J) "All of these things shook up their nice, neat little view," Dr. Etheridge said. But later, people of the Victorian era thought differently. Her work had been reproduced, sometimes incorrectly. A few observations were deemed impossible. "She'd been called a silly woman for saying that a spider could eat a bird," Dr. Etheridge said. But Henry Walter Bates, a friend of Charles Darwin, observed it and put it in book in 1863, proving Merian was correct.
K) In the same plate, Merian depicted and described leaf-cutter ants for the first time. "In America there are large ants which can eat whole trees bare as a broom handle in a single night, she wrote in the description. Merian noted how the ants took the leaves below ground to their young. And she wouldn't have known this at the time, but the ants use the leaves to farm fungi (菌類）underground to feed their developing babies.
L) Merian was correct about the giant bird-eating spiders, ants building bridges with their bodies and other details. But in the same drawing, she incorrectly lumped together army and leaf-cutter ants. And instead of showing just the typical pair of eggs in a hummingbird nest, she painted four. She made other mistakes in Metamorphosis Insectorum Surinamensium as well: not every caterpillar and butterfly matched.
M) Perhaps one explanation for her mistakes is that she cut short her Suriname trip after getting sick, and completed the book at home in Amsterdam. And errors are common among some of history's most- celebrated scientific minds, too. "These errors no more invalidate Ms. Merian's work than do well- known misconceptions published by Charles Darwin or Isaac Newton, " Dr. Etheridge wrote in a paper that argued that too many have wrongly focused on the mistakes of her work.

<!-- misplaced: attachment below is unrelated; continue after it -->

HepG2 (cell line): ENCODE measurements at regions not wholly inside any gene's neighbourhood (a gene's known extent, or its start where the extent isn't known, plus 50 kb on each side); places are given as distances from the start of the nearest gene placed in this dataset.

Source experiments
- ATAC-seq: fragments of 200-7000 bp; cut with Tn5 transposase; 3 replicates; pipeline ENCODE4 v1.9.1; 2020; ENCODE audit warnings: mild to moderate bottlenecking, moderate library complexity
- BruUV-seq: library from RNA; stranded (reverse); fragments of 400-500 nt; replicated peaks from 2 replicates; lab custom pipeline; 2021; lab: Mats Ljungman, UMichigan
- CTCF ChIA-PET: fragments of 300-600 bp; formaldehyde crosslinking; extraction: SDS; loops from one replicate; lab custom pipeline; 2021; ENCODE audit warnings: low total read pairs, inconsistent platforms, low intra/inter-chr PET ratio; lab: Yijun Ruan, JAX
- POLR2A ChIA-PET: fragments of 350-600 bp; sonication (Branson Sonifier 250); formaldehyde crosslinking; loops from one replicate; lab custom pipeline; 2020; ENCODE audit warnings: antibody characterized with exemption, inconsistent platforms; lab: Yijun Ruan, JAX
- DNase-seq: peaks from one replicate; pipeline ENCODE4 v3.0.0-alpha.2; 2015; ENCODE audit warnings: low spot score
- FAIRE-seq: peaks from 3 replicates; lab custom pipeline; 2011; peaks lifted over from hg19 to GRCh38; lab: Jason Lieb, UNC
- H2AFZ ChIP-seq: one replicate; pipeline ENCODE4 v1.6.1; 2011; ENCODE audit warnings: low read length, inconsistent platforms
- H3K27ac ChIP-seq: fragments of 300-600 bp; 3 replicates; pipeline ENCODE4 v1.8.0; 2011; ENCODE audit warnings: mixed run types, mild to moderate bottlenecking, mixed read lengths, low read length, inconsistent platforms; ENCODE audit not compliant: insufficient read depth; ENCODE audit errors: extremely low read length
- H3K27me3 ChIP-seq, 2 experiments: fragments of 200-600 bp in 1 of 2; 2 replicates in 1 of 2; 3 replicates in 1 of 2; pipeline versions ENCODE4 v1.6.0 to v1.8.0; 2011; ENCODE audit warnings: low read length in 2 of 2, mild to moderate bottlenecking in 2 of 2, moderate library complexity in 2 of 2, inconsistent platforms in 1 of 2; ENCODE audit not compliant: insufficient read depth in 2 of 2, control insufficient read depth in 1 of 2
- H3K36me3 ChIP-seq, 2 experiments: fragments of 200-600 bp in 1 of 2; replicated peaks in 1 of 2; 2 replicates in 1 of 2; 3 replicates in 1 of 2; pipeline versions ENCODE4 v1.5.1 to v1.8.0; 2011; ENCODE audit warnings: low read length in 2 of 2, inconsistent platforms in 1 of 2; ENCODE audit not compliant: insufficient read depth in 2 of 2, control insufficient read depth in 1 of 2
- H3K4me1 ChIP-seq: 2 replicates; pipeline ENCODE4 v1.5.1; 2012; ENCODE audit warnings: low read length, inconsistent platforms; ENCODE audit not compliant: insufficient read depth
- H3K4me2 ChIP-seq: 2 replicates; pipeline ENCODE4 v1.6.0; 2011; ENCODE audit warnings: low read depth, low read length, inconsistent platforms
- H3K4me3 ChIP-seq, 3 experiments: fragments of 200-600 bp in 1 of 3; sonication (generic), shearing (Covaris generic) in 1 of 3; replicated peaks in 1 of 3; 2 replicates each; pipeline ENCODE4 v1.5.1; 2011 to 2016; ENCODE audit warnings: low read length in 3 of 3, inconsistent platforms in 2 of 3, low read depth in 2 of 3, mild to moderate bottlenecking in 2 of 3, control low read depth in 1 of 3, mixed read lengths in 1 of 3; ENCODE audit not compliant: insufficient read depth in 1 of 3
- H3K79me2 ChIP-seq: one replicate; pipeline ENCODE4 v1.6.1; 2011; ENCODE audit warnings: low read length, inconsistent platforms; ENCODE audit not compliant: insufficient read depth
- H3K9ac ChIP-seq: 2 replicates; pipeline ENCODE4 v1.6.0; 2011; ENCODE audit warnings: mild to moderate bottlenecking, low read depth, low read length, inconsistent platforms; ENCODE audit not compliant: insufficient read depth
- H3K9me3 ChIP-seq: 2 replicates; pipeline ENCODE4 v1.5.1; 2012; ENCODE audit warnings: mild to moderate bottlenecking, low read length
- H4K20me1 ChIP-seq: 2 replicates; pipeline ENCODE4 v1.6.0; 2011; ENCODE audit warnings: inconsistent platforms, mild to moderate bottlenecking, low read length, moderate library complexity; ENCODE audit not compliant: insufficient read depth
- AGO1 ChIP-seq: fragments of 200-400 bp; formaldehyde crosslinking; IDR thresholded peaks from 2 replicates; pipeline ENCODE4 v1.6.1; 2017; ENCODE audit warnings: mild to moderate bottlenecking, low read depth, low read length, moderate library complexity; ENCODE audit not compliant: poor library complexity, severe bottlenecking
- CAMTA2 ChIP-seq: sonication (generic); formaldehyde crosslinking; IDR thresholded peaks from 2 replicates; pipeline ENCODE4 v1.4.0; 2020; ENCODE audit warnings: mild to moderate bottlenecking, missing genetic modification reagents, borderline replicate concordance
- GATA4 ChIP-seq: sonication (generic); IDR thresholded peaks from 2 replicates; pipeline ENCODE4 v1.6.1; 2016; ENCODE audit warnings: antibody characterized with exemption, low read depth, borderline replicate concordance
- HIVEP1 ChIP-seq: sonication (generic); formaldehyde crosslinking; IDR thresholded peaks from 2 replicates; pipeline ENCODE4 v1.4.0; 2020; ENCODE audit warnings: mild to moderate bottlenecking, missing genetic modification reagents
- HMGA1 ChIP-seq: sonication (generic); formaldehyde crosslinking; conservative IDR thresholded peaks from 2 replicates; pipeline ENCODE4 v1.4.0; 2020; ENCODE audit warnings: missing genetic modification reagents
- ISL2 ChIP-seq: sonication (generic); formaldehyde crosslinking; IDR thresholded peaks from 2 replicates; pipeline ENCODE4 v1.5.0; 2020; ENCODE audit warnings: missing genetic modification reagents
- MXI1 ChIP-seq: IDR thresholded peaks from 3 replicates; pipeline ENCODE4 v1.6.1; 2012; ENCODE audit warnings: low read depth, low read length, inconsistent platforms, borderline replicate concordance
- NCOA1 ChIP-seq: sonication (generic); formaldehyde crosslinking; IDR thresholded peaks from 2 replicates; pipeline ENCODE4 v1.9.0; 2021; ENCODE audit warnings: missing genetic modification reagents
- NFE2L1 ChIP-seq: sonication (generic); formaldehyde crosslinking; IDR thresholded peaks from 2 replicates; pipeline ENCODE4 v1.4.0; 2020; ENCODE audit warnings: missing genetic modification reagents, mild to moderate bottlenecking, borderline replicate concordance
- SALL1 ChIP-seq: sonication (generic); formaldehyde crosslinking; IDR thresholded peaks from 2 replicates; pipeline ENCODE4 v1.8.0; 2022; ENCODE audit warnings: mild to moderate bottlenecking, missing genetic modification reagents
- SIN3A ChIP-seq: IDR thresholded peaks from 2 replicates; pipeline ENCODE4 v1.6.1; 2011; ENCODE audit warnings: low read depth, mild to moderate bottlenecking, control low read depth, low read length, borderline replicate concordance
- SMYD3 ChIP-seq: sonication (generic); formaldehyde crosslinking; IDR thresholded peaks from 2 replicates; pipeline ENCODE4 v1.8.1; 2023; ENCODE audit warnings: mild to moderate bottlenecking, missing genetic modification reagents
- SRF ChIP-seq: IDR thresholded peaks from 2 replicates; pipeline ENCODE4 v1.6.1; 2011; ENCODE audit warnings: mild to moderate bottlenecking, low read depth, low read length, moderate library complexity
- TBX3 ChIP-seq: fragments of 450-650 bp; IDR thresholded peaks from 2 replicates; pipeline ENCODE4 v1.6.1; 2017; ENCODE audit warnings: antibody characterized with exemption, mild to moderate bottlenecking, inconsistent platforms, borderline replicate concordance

N) Merian's paintings inspired artists and ecologists. In an 1801 drawing from his book, General Zoology Amphibia, George Shaw, an English botanist and zoologist, credited Merian for describing a frog in the account of her South American expedition, and named the young tree frog after her in his portrayal of it. It wouldn't be fair to give Merian all the credit. She received assistance naming plants, making sketches and referencing the work of others. Her daughters helped her color her drawings.
O) Merian also made note of the help she received from the natives of Suriname, as well as slaves or servants that assisted her. In some instances she wrote moving passages that included her helpers in descriptions. As she wrote in her description of the peacock flower, "The Indians, who are not treated well by their Dutch masters, use the seeds to abort their children, so that they will not become slaves like themselves. The black slaves from Guinea and Angola have demanded to be well treated, threatening to refuse to have children. In fact, they sometimes take their own lives because they are treated so badly, and because they believe they will be born again, free and living in their own land. They told me this themselves. "
P) Londa Schiebinger, a professor of the history of science at Stanford University, called this passage rather astonishing. It's particularly striking centuries later when these issues are still prominent in public discussions about social justice and women's rights. "She was ahead of her time," Dr. Etheridge said.
36. Merian was the first scientist to study a type of American ant.
37. The European audience was more interested in Merian's drawings than her gender.
38. Merian's masterpiece came under attack a century after its publication.
39. Merian's mistakes in her drawings may be attributed to her shortened stay in South America.
40. Merian often sat up the whole night through to observe and draw insects.
41. Merian acknowledged the help she got from natives of South America.
42. Merian contributed greatly to people's better understanding of medicine and science.
43. Merian occasionally made mistakes in her drawings of insects and birds.
44. Now, Merian's role as a female forerunner in sciences has been re-established.
45. Merian made a long voyage to South America to study jungle insects over three centuries ago.